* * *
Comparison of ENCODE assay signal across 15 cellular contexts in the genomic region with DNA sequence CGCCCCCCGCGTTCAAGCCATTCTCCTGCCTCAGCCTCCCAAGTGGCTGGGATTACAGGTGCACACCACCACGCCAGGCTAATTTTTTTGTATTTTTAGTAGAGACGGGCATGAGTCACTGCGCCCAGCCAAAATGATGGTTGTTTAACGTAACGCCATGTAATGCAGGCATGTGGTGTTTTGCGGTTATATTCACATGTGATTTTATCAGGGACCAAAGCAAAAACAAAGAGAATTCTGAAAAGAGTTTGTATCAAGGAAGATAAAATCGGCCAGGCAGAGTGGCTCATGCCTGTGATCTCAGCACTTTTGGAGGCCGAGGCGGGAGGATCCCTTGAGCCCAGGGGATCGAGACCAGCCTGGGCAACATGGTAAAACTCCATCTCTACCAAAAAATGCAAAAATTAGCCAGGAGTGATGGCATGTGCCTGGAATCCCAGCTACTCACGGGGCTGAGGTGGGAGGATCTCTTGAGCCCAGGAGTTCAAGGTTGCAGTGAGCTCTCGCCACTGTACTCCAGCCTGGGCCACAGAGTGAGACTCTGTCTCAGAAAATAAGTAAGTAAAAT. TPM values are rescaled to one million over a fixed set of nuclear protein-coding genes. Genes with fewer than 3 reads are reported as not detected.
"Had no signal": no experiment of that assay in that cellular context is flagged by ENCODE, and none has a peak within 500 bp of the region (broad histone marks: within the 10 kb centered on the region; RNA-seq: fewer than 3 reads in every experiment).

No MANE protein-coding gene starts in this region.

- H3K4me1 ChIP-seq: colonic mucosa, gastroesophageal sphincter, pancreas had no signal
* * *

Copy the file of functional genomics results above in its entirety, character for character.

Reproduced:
Comparison of ENCODE assay signal across 15 cellular contexts in the genomic region with DNA sequence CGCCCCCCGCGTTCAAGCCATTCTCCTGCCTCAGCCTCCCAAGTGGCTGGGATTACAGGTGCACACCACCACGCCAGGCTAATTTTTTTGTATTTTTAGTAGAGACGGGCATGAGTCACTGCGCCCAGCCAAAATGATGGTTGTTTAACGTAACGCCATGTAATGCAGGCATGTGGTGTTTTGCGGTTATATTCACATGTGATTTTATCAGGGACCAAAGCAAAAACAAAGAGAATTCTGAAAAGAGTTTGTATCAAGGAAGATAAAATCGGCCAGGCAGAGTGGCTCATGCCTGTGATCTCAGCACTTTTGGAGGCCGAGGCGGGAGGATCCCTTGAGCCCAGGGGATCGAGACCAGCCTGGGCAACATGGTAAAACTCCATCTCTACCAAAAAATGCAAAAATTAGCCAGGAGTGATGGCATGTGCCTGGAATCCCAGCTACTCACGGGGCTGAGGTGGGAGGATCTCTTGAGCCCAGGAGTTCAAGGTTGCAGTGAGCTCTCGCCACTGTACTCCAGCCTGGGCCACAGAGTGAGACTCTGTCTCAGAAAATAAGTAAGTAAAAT. TPM values are rescaled to one million over a fixed set of nuclear protein-coding genes. Genes with fewer than 3 reads are reported as not detected.
"Had no signal": no experiment of that assay in that cellular context is flagged by ENCODE, and none has a peak within 500 bp of the region (broad histone marks: within the 10 kb centered on the region; RNA-seq: fewer than 3 reads in every experiment).

No MANE protein-coding gene starts in this region.

- H3K4me1 ChIP-seq: colonic mucosa, gastroesophageal sphincter, pancreas had no signal